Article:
With climate uncertainty rising, Asia looks to gene editing to meet growing food demands

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Credit: AP
Credit: AP

There are about 688 million people undernourished in the world, of which 351 million – more than half — live in the Asia- Pacific region. Further, there are growing concerns that the ongoing Covid-19 pandemic may have undone whatever gains were achieved towards food security in the region. 

Frequent drought and floods are harbingers to climate change, which makes the small holder farmer in South Asia more vulnerable than any other parts of the world. But I am quite confident that innovative techniques like gene editing will provide reliable, speedily-implementable solutions to current agricultural challenges. Gene editing uses natural processes to make genetic changes that could be achieved by conventional means, though in a more precise and quick manner.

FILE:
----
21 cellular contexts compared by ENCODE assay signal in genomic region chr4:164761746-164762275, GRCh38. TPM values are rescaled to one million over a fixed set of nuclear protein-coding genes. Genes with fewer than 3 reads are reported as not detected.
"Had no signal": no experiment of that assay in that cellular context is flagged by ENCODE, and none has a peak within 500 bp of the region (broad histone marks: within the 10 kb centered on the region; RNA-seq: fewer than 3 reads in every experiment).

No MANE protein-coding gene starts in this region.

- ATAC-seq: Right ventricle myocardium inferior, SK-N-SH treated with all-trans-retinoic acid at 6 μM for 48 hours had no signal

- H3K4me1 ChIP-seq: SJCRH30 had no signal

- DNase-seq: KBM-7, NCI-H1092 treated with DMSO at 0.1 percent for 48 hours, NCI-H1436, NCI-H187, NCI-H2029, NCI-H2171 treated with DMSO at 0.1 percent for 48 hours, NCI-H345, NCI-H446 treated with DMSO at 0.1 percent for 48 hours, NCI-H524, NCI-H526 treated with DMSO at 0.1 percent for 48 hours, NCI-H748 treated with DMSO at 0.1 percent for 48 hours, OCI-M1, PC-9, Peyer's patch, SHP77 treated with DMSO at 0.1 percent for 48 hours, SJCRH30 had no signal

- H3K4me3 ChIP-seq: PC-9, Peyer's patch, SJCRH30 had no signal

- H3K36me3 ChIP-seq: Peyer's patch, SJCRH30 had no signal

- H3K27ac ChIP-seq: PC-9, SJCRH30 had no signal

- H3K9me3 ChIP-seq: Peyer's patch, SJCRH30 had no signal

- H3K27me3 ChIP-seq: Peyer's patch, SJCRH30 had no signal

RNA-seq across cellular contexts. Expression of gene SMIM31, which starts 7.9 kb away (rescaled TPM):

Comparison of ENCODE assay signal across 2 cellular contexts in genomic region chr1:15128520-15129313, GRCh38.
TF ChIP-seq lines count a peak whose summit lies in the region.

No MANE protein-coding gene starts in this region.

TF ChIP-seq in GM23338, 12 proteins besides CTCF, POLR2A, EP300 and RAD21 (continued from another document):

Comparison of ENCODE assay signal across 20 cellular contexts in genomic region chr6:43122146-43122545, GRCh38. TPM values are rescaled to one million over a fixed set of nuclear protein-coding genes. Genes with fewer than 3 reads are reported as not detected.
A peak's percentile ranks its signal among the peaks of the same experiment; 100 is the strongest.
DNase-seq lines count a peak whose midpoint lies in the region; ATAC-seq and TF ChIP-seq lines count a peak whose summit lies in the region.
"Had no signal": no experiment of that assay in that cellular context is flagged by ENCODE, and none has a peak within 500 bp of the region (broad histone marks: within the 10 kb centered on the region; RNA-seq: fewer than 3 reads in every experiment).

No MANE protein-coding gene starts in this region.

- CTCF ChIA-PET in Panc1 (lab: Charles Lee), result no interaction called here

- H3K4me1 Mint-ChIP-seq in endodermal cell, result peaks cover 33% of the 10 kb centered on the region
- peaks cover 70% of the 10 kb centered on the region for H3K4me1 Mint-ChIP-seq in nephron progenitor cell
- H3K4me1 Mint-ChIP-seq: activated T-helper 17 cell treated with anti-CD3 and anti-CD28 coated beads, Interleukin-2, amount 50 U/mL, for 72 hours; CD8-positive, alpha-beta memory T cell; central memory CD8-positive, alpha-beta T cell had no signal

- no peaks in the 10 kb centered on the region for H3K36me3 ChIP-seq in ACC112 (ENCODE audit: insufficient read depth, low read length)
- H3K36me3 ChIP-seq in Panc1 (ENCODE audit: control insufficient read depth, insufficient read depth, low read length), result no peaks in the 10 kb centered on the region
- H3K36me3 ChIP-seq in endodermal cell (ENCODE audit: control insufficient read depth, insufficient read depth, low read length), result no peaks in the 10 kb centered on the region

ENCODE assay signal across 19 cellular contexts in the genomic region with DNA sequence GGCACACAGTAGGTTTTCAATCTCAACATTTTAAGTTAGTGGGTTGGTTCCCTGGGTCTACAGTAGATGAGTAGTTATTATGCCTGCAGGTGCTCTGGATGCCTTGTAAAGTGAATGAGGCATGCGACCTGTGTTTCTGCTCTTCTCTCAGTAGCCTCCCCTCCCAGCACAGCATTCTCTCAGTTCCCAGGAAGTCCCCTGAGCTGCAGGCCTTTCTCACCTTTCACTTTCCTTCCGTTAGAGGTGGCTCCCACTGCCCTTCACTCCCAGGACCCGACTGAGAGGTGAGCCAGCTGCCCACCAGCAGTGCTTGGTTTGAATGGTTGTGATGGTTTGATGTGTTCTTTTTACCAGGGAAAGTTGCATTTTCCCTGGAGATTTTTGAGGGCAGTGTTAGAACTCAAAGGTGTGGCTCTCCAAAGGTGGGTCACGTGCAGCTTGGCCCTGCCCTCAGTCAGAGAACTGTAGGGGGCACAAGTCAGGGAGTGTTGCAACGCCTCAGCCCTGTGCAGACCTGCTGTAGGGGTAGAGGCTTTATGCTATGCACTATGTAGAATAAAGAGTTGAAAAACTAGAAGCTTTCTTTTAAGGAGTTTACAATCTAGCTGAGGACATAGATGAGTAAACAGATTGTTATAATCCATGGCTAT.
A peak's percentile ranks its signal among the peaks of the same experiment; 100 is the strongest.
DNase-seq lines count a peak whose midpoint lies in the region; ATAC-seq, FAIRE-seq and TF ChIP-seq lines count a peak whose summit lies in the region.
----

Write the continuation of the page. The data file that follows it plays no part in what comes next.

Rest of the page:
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Many other nations like Indonesia are already developing improved crops using gene editing. Consumer acceptance surveys done in Japan and Korea indicate that consumers prefer gene edited products, though there is a need to create a greater awareness regarding the technology. 

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